Note: If they do not use a title company, and there is a mistake in the form or recording of the quit claim deed, this mistake will have to be corrected when you want to sell the home in a few years. At that time, however, he may not be able to locate her or she may not be willing to cooperate in signing any documentation. You would then have to contact an Arizona real estate law attorney to file a quiet title lawsuit.

Arizona Real Estate Law Says Neighbor Can Trim Trees But Also Pay

March 29, 2011
Question: Our backyard backs up to a bridle trail in Tempe. Although our homeowners association owns the bridle trail, our neighboring homeowner is required to maintain this bridle trail. Our neighboring homeowner has contacted us about the branches of several of our twenty-year-old pine trees hanging over our back wall and impeding horseback riding on the bridle trail. One young lady was apparently almost knocked off her horse. Therefore, unless there is damage to our pine trees, we would have no objection to these branches being trimmed. Under Arizona real estate law, however, who has the obligation to pay for the cost of trimming these overhanging branches?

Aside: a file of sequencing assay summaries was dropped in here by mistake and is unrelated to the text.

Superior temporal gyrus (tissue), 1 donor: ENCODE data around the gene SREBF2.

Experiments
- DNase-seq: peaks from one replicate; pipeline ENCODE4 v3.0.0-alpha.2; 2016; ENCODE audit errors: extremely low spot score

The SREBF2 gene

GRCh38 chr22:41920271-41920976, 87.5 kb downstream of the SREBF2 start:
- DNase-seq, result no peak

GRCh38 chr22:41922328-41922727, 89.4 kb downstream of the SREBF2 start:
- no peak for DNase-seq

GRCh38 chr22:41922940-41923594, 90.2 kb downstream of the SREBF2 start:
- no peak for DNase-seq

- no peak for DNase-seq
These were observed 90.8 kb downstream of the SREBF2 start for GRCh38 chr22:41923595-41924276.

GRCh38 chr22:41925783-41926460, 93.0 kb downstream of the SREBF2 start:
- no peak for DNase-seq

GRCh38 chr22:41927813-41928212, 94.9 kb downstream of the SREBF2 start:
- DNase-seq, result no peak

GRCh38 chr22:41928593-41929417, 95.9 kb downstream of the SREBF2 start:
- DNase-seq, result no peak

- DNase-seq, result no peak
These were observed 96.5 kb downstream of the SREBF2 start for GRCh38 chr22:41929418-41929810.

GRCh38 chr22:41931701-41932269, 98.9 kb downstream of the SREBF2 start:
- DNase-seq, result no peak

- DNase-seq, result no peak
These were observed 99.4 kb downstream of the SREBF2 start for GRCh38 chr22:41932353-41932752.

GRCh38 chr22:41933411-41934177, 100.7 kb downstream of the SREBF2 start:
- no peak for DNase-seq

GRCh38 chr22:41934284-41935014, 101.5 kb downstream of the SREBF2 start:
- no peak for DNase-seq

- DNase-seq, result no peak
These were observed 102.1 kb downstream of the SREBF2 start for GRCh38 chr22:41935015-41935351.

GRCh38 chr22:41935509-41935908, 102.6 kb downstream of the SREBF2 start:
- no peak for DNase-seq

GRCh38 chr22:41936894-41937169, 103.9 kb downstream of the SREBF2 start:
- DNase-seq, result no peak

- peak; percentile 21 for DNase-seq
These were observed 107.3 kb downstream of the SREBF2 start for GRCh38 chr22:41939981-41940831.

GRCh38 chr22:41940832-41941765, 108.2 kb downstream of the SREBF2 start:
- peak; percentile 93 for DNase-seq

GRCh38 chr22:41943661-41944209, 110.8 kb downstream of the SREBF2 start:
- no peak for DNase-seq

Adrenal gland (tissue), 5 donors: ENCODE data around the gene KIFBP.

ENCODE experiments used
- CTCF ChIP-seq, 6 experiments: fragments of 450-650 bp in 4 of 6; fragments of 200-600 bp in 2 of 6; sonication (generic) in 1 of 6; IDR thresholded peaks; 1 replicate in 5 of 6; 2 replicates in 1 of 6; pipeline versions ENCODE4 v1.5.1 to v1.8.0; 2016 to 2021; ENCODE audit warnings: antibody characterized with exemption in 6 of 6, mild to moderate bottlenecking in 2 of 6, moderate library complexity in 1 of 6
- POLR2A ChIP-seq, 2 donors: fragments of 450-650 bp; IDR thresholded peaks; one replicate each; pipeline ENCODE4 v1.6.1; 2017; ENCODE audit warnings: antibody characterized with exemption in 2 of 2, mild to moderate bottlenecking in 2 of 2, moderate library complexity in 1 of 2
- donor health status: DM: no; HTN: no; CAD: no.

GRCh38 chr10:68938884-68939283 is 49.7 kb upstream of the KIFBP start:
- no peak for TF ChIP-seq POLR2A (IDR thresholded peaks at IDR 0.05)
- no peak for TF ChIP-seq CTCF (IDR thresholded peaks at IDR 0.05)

Answer: The general rule is that a neighboring homeowner is entitled to trim the branches of a neighbor’s tree that hang over onto the neighboring homeowner’s property, provided that this trimming will not kill the neighbor’s tree. Therefore, prior to trimming the branches of your pine trees, your neighboring homeowner should get an opinion from an arborist that such trimming will not kill your pine trees. Under Arizona law, unlike California law, the neighbor owning the trees is generally not required to reimburse the neighboring homeowner for the cost of trimming the overhanging branches. 145 Ariz. 115. Therefore, your neighboring homeowner should have to pay for the cost to trim your pine trees.